My son made a noteworthy observation. Since the event is open to the public and large groups of even families attend from across the nation, it is impossible to screen even those who look like thugs. The event is held in a part of town where it is not uncommon for shootings to occur - not because of TSU, or Fisk, or Meharry - but in spite of those institutions. After all, there is gang activity all over that neighborhood, and all around TSU, so that TSU has had to beef up its security - to my relief. It is unrealistic to expect that gangbangers and criminals would not sieze the opportunity to do what they normally do, having the opportunity to do it in such greater proportions. I once observed a thief going from car to car at a Jazz and Blues Festival on Jefferson Street, trying every door in the hopes of finding one unlocked. I did report it to the first police officer that I saw. It was not the fault of the organizers of the festival that patrons were violated. They took a risk by being in a place where such criminals might sieze the opportunity to do what they normally do. Police were everywhere at TSU, especially at that intersection. Having been at that Wendy's only 30 minutes earlier, before electing to buy food from a parade vendor, I empathize with the two victims. I regret that this happened, wish them a speedy recovery and pray that a witness will surface to identify the shooter. Nonetheless, I would hate to see them re-route the event because of one hoodlum / thug, since chances are that he would have shot someone, somewhere, even if the event had not occurred. The site itself is historic and carries great significance in the community; and the event is a great commercial opportunity for many merchants and vendors, for whom that day is their Black Friday. Perhaps, the merchants should join together and install an external surveillance system, to enhance everyone's security along Jefferson Street. Certainly, Wendy's is well overdue.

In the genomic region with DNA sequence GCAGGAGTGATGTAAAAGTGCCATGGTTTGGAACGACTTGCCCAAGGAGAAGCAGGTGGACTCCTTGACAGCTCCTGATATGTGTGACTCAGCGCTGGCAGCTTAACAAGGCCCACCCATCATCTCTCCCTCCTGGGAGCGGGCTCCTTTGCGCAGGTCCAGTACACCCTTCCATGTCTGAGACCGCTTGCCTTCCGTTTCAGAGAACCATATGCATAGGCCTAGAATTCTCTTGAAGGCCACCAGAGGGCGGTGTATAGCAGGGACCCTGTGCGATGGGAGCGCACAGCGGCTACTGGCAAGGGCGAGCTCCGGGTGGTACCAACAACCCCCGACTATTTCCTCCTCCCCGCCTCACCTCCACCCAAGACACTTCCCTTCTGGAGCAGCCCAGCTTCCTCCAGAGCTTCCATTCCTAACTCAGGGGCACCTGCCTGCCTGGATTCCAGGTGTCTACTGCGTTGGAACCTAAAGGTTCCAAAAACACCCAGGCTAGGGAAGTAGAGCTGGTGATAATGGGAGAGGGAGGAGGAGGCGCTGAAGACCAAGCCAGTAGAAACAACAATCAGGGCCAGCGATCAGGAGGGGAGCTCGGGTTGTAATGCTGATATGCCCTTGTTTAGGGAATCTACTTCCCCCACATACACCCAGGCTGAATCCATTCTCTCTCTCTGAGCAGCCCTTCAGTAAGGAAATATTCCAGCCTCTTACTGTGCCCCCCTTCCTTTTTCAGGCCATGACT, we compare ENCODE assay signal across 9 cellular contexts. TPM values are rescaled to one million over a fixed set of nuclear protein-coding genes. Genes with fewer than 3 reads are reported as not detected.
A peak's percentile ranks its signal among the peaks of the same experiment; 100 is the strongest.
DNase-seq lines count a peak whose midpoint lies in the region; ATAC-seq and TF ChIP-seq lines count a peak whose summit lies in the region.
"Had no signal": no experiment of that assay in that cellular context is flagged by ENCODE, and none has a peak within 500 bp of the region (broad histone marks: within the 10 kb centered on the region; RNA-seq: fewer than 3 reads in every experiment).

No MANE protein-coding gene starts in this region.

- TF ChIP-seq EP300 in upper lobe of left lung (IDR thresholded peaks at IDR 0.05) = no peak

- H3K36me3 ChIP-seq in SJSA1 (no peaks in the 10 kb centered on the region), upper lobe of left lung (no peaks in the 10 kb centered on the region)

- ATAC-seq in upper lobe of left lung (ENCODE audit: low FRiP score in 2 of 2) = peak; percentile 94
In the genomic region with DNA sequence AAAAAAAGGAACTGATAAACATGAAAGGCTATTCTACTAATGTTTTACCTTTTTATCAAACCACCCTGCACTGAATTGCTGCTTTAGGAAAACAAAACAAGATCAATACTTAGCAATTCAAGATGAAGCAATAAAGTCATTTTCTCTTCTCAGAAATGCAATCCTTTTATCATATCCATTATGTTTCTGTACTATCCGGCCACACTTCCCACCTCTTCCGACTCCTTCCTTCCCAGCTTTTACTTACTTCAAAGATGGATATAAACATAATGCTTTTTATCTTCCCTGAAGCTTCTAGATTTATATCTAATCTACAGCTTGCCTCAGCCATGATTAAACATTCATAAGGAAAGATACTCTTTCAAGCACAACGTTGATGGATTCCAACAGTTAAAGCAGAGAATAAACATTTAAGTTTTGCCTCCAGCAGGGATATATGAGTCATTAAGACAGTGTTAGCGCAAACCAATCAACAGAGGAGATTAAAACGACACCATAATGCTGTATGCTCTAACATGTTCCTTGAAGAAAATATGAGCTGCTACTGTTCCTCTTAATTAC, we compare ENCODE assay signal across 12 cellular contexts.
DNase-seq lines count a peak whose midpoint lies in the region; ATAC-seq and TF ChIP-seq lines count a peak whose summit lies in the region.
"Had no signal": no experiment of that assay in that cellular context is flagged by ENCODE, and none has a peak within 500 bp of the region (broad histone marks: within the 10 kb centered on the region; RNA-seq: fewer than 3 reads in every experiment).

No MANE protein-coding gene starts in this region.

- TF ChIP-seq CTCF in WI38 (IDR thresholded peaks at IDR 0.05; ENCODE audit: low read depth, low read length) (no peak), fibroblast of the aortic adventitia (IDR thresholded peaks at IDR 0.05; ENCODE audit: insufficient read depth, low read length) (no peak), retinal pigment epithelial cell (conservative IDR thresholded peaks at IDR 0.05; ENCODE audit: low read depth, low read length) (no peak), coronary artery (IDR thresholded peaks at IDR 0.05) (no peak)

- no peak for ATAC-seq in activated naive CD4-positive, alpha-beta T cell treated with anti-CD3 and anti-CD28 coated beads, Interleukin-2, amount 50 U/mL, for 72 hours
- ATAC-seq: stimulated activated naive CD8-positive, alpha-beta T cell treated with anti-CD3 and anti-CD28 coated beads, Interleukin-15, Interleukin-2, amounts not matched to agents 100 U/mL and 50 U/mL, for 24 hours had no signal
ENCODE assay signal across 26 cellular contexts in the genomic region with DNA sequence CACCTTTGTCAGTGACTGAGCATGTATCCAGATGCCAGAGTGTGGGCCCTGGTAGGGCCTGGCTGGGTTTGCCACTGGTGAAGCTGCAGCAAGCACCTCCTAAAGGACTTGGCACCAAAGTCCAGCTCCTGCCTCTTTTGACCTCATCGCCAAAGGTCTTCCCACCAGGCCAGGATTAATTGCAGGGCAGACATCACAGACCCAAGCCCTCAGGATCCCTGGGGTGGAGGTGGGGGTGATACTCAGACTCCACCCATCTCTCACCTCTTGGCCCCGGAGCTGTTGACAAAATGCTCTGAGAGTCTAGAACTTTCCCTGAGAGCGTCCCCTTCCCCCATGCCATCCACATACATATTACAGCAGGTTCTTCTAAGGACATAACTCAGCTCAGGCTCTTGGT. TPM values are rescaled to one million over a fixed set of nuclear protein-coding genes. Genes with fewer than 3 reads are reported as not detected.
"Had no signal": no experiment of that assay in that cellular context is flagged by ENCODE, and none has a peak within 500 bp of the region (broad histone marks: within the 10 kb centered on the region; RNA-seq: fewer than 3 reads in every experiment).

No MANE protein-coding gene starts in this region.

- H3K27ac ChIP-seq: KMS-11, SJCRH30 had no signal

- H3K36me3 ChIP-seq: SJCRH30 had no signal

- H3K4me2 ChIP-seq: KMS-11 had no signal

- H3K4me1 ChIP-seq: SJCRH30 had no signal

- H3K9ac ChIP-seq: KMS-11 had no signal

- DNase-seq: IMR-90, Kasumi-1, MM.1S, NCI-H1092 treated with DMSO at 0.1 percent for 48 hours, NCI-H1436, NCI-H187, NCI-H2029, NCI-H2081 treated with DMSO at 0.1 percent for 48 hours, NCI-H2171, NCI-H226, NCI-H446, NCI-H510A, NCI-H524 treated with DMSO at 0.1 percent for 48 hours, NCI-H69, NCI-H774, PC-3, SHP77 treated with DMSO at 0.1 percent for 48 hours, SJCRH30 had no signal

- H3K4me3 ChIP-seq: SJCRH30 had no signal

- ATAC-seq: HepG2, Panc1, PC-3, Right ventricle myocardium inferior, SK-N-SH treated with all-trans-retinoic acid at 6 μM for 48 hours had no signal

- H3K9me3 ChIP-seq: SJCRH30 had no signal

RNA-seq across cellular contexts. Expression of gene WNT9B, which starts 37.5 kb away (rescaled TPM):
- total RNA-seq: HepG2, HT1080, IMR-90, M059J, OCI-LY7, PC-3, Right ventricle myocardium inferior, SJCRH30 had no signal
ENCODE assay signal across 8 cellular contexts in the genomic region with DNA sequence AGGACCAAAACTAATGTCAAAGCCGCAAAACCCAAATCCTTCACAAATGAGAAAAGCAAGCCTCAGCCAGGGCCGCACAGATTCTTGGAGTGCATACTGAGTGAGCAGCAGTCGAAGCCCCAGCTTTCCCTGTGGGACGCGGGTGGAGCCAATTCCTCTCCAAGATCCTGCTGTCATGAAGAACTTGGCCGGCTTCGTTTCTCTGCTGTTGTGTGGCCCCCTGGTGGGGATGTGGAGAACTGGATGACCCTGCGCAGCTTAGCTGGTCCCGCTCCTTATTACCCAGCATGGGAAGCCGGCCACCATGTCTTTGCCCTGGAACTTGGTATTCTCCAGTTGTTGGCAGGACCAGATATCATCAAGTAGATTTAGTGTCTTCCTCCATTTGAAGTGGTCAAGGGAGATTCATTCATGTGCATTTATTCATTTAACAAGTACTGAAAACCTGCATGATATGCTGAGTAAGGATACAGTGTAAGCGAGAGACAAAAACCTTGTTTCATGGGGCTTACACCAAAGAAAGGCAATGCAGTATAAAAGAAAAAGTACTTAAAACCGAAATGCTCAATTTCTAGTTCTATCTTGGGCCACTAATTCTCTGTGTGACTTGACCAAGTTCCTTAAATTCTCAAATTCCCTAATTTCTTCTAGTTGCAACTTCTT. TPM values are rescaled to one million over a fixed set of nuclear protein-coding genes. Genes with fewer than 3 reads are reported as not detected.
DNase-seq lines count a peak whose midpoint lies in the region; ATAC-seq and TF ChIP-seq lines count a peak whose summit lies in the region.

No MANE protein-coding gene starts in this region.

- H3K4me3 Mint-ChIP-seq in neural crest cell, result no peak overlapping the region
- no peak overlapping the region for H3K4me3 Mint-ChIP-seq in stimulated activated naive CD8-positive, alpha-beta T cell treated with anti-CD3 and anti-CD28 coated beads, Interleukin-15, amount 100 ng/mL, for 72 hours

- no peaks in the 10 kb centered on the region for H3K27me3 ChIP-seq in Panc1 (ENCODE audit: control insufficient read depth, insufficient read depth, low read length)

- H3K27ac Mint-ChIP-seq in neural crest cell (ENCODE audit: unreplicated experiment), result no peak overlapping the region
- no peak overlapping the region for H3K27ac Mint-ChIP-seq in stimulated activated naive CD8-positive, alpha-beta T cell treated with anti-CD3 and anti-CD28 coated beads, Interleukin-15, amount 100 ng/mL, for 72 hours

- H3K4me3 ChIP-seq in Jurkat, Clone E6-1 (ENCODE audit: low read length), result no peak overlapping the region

By: echoman426 on 11/24/11 at 10:47

It is not a black/white or racial issue at all. Unfortunately, it seems the police made it into one as they often do. There is no way the police should have been waiting at the Sheraton except maybe for regular security. The events should have gone as planned with no curtailment at all. The history and rich tradition of TSU should be applauded and built upon for the entire state and region. Expand the event! Help it to grow! Never give in to the thugs. The police can be visible to support the folks celebrating the rich tradition of TSU!

Let's all work together to grow the event for the benefit of all. It is way past time that we all work together and combine our hearts and minds to grow in a synergistic fashion. Let's build on the great strengths of TSU. There are so many positives on which to build. May we all grow together for the benefit of all.